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My Trip to the Gun Store

By Carrie Tinsley of Carrie On Y’all

I can make this funny, I thought. Sure, I’m a little scared, but I’ll be okay. The nervous-mother-of-three in the gun store making sarcastic observations just has to be comical.

In early June — before the nightmare mass shooting in Orlando, before the many officer-involved shootings, when the promise of summer was exciting and innocent — I hitched a ride to the airport with my mother-in-law and two sisters-in-law. They stopped at a gun store along the route.

A sign outside assured patrons they could carry their weapons inside but kindly asked them to keep all guns holstered. Every single employee was wearing a gun. My over-TV’d imagination also assumed they were wearing ankle holsters, big scary knives, and probably a hand-grenade or two for good measure.

I wasn’t prepared for my body’s visceral reaction to seeing weapons all around me. Acid roiled in my stomach, and my pulse quickened in fear. Trying not to draw attention, I took sneaky selfies of my terrified face in front of huge racks of guns. I kept my smart mouth closed because no one at the gun store appreciates the humor of a snarky unarmed pacifist, right?

My in-laws knew I wasn’t comfortable there, and I certainly could’ve gone outside to our parked car at any point. Instead, I chose to stay inside to observe this unfamiliar culture, to attempt to understand others’ fascination with firearms. I know nothing about guns. I’m not a hunter, I live in a safe neighborhood, and I sure as hell don’t want my kids anywhere near them. However, one couple in the store had brought their two children, both under five years old. 

At this point, gun enthusiasts will pounce on my ignorance and give me all the propaganda. While the logical part of my brain understands their argument, I cannot separate logic from innate fear, from knowing what those guns do when placed in the wrong hands. Just being in the gun store, observing ordinary people casually carrying guns in public, scared me to death. All the “reassuring” gun enthusiasm in the world couldn’t talk me out of the fight-or-flight feeling.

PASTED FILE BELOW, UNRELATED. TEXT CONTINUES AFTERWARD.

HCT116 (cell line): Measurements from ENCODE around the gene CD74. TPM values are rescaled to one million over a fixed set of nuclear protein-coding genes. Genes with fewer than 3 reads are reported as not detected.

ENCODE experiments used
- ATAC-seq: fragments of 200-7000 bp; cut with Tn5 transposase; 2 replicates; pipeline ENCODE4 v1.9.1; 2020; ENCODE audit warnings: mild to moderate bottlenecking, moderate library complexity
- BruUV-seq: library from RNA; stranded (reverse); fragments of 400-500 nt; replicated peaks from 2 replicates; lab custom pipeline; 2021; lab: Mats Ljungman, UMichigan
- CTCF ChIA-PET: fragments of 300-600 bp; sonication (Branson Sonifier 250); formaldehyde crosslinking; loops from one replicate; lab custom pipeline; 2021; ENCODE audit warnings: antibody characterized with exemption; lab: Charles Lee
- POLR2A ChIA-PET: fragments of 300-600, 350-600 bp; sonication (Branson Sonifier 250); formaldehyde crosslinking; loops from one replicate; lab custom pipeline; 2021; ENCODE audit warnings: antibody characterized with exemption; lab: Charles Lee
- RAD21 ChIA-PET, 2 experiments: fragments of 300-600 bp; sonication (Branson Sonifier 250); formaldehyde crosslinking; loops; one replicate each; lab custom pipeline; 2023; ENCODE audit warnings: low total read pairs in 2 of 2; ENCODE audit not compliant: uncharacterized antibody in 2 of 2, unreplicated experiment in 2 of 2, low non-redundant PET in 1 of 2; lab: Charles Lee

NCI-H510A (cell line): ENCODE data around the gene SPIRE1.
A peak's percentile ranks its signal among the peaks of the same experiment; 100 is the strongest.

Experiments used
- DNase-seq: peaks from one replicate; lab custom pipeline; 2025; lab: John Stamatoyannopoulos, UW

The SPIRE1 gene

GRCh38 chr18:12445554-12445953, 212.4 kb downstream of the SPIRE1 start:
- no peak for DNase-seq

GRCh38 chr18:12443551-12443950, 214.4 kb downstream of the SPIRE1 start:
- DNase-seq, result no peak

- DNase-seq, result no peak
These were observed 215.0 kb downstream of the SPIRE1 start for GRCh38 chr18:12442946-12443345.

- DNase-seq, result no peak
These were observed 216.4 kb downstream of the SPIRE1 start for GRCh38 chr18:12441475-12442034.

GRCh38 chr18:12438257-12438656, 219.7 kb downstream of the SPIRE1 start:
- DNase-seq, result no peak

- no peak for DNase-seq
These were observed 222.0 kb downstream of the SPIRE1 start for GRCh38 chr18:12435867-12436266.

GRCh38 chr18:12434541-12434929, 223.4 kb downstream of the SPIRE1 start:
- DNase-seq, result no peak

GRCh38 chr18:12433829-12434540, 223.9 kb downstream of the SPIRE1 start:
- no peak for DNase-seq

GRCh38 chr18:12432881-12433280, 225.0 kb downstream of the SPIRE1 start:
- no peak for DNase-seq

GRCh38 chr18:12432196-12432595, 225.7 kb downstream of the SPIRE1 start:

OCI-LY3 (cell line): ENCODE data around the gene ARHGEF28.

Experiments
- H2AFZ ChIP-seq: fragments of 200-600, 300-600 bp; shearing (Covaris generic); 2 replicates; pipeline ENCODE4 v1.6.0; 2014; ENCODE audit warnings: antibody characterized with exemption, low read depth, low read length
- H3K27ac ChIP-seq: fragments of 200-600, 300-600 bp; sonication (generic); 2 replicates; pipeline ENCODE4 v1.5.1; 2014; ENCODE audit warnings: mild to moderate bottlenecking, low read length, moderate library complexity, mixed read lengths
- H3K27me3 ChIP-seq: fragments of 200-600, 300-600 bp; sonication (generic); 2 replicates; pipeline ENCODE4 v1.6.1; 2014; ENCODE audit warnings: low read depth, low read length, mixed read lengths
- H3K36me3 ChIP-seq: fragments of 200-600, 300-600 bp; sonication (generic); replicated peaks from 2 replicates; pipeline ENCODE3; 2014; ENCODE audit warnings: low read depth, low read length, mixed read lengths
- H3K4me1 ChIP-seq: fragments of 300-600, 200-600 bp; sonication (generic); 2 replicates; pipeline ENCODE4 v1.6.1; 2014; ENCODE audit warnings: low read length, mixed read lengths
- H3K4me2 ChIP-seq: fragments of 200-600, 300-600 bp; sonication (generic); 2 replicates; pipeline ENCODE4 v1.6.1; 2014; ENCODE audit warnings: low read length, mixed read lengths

My sister-in-law purchased a handgun in under an hour. Even this short time period caused me to worry. My overactive imagination considered how quickly and easily the next mass shooter could purchase any one of these weapons. I actually prayed that the next mass shooter, wherever he or she was, would reconsider, just drive on by a place like this and never go inside, never make the 6 o’clock news, never devastate innocent families.

With the purchase of her gun, the staff encouraged my sister-in-law to ring the large brass “freedom bell” next to the cash register to celebrate her Second Amendment right to bear arms. The cashier smiled and said if my sister-in-law were planning to use the gun, she’d better shoot to kill. And drag the trespassing body into her house to make sure it was legal.

That was my cue to exit.

This summer, Americans can’t turn on the news without facing heartbreak, anger, bigotry, racism, and violence. My trip to the gun store opened my eyes.

I will never be a gun enthusiast, but what’s scarier than the guns themselves is knowing that black people in America have every reason to be afraid if they’re stopped by police. What’s scarier than the guns themselves is that police officers who were doing their jobs to protect their communities were targeted by angry retaliators just because they were members of law enforcement. What’s scariest of all is the hate lurking under the surface of so many Americans.

The weapons themselves are innocuous pieces of metal, and each day Americans have the right to purchase them. Each day, I’m sure that good, honest people purchase guns. However, we must also acknowledge that evil people with evil ulterior motives (on both sides of the law) can just as easily procure firearms if they so desire.

And when we combine angry people full of hate…with guns? The results are deadly.

We Americans have to do better, to be better. I don’t want to lose hope in America, but we also can’t bury our heads in the sand and pretend that hate and violence will go away on their own. Though there isn’t an easy answer, I hope Americans will work together to heal.

To those who have lost loved ones this summer: your losses are senseless and unfair. You should be barbecuing with your dad, throwing a ball in the yard with your uncle, or remembering the good ole days with your brother or sister. You shouldn’t have to visit their graves.


About the Author

Three years ago, Carrie Tinsley “retired” from teaching high school English so she could stay home with her kids, heat chicken nuggets, occasionally fold laundry, and become the world’s worst housekeeper. Though she can’t be trusted with paint or scissors, Carrie gets her three kids where they need to be on most days. She loves audio books, alcohol, and writing sometimes-sweet/sometimes-sassy posts on parenting, teaching, and other fun stuff at Carrie On Y’all. You can also follow her on Facebook, Twitter, or Instagram.